GDPR – The Final Steps to Compliance
Apart from the fact that nobody really knows what full General Data Protection Regulation (GDPR) compliance looks like, we should all now be taking the final steps towards getting ready for May 25th.
If you have been following my previous articles and you have completed, or have plans in place to complete, the actions I’ve already mentioned, you are in a good place.
I have just three more points to raise in this my final blog in getting ready for GDPR.
The first of these links back to the whole issue of consent. Make sure that all the places where you currently capture consent are compliant:
- On web forms make sure that boxes are not pre-ticked
- On all forms makes sure that the question is clear – make sure that by ticking the box the customer is giving consent. Ticking a box to withhold consent is not permitted under GDPR
- Make sure that consent to one type of processing is not tied to an unrelated service. For example, “by registering to attend this event you agree to receive e-mails from us with further offers” would not be permitted under GDPR.
The second point is Assessing Future Projects. One key principle of GDPR is that privacy should be designed in. Every new project, every change in the way you do things in your business should have a Privacy Impact Assessment (PIA) included.
This needs to show that you will only hold and process data that is absolutely necessary for the completion of your duties (data minimisation) and that you will limit access to personal data to only those who need it. The Information Commissioner’s Office (ICO) has produced a code of practice for producing PIAs, which is a very good starting point. This code of practice will also be useful as a starting point for producing Legitimate Interest Assessments, as required when using Legitimate Interest as your lawful basis for processing data.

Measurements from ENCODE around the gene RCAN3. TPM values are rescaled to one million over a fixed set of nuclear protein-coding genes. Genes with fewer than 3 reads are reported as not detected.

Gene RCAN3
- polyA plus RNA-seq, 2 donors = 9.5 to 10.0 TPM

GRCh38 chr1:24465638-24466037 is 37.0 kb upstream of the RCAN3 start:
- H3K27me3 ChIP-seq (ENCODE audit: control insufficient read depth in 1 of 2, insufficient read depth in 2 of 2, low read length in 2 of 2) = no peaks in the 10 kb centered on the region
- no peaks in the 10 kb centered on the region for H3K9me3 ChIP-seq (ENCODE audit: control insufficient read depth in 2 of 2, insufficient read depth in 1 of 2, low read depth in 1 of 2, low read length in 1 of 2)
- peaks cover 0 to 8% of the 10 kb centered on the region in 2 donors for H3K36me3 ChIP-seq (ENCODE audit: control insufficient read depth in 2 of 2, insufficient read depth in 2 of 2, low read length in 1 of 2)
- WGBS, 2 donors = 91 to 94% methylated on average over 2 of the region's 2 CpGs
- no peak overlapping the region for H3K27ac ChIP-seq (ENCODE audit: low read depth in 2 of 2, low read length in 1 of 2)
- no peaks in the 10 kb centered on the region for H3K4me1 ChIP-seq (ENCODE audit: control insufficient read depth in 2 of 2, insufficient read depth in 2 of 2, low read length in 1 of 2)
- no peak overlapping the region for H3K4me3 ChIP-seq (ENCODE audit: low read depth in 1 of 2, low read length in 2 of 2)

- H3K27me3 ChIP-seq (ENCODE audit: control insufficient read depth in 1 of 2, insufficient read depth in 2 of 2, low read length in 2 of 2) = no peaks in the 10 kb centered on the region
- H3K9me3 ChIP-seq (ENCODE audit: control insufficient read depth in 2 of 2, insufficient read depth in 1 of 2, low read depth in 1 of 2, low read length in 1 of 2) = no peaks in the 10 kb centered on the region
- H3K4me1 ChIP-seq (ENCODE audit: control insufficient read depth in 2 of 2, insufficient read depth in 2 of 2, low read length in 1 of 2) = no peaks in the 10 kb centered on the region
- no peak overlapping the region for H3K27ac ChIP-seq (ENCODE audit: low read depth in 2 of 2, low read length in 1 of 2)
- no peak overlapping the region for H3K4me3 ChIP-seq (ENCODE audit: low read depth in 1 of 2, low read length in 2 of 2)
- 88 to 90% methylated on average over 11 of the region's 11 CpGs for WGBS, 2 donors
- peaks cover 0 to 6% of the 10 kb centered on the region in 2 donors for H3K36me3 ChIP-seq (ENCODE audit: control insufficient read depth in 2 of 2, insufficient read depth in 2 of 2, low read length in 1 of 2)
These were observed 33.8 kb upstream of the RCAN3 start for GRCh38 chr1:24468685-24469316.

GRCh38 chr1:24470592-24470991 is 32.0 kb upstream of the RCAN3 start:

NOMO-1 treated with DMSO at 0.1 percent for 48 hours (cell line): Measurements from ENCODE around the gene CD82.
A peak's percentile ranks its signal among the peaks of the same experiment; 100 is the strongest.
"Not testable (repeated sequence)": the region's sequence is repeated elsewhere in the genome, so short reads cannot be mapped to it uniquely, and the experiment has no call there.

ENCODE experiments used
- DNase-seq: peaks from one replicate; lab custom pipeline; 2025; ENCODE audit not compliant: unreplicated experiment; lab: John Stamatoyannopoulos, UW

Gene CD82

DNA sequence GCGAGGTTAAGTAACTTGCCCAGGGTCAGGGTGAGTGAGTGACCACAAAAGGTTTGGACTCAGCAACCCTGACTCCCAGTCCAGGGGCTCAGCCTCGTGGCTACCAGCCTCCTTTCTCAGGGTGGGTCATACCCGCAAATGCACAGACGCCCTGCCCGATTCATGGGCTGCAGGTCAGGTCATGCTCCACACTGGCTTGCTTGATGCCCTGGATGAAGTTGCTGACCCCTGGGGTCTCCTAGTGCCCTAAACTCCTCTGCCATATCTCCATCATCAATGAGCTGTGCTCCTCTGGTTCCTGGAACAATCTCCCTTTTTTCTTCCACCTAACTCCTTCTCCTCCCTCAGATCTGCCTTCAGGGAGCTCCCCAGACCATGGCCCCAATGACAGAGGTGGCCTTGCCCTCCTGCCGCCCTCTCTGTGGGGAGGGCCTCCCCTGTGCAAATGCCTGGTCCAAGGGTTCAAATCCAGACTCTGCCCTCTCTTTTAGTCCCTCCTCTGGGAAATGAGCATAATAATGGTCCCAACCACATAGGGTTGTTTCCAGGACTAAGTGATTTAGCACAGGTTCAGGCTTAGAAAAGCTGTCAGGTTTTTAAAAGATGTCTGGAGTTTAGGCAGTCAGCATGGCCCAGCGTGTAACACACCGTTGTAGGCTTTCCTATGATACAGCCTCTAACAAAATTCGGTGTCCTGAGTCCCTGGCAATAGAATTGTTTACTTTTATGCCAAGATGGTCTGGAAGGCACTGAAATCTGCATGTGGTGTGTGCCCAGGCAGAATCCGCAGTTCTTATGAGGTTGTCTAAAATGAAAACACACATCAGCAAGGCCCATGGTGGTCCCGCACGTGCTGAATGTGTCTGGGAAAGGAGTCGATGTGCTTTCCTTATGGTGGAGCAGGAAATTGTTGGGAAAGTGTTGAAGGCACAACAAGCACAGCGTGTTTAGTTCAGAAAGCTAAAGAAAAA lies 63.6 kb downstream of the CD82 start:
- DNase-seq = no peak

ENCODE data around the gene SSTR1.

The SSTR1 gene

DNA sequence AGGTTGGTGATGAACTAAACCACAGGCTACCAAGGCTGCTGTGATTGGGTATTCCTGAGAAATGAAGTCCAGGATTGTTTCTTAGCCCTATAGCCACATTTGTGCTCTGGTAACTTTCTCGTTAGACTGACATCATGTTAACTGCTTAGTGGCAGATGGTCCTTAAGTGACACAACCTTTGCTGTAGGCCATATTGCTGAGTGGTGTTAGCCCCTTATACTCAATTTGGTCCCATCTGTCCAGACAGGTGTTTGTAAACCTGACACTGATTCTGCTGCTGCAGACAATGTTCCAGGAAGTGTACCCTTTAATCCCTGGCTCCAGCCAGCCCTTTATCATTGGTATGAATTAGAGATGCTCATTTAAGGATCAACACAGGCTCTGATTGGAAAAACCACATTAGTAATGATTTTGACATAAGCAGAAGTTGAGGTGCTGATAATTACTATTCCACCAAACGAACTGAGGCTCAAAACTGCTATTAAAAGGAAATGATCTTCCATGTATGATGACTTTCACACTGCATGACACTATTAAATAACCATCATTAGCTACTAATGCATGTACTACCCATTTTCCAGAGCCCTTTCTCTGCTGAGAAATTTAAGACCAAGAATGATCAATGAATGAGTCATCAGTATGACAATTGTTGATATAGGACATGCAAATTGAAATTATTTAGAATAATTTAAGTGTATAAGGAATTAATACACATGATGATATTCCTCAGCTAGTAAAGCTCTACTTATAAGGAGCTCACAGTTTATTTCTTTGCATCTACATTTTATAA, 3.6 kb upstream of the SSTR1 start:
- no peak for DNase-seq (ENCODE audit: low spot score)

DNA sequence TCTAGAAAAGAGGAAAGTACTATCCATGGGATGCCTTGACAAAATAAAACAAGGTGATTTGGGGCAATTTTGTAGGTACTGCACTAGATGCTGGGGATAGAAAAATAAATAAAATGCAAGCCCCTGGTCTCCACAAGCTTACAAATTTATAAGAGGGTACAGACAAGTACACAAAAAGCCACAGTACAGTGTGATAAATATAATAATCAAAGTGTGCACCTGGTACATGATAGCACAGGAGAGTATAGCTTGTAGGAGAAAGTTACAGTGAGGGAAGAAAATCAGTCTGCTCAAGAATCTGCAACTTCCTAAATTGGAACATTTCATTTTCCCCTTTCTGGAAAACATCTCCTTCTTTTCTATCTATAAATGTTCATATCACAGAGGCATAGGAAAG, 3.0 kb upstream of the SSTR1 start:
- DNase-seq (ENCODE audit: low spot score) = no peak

The final thing to consider is something that we hope you will never need. That is to make sure you have a process in place should you need to report an a personal data breach. You need to be able to recognise what constitutes a data breach and know when one has occurred. Once a breach has been identified you must notify the ICO within 72 hours. In addition, if the rights or privacy of individuals are put at risk you must also inform the affected individuals as soon as practicable without undue delay.
So, to wrap up my thoughts on GDPR for the time being:
- GDPR is the biggest review of data protection regulation for 20 years.
- We must have a lawful basis for situations where we store or process personal data.
- We must identify the lawful bases we are relying on in our privacy statements.
- Where we are using consent as our lawful basis there are stricter rules around how that consent is obtained.
- We should map the personal data journeys within our business processes
- We should complete a data audit, getting rid of data we no longer need and defining a retention policy for everything we are keeping.
- We must have in place processes for meeting individuals’ rights (subject access requests, right to erasure, data portability).
- We have greater obligations to ensure the safety the personal data we use in our businesses, including making sure our suppliers (data processors) meet the requirements of GDPR.
- We must have policies in place and make sure our staff are appropriately trained.
- We must notify breaches to the ICO within 72 hours and in some cases we must also notify any individuals impacted.
- We should already be registered with the ICO – you aren’t do so now!
Ian Roberts is the director of Steadcross Solutions Limited, which offers various business development and consultancy services under the Steadcross brand.
The information in this article represents a summary of our view of GDPR and is not intended as detailed guidance or advice. If you have questions about how GDPR affects your business please speak to your own legal advisers.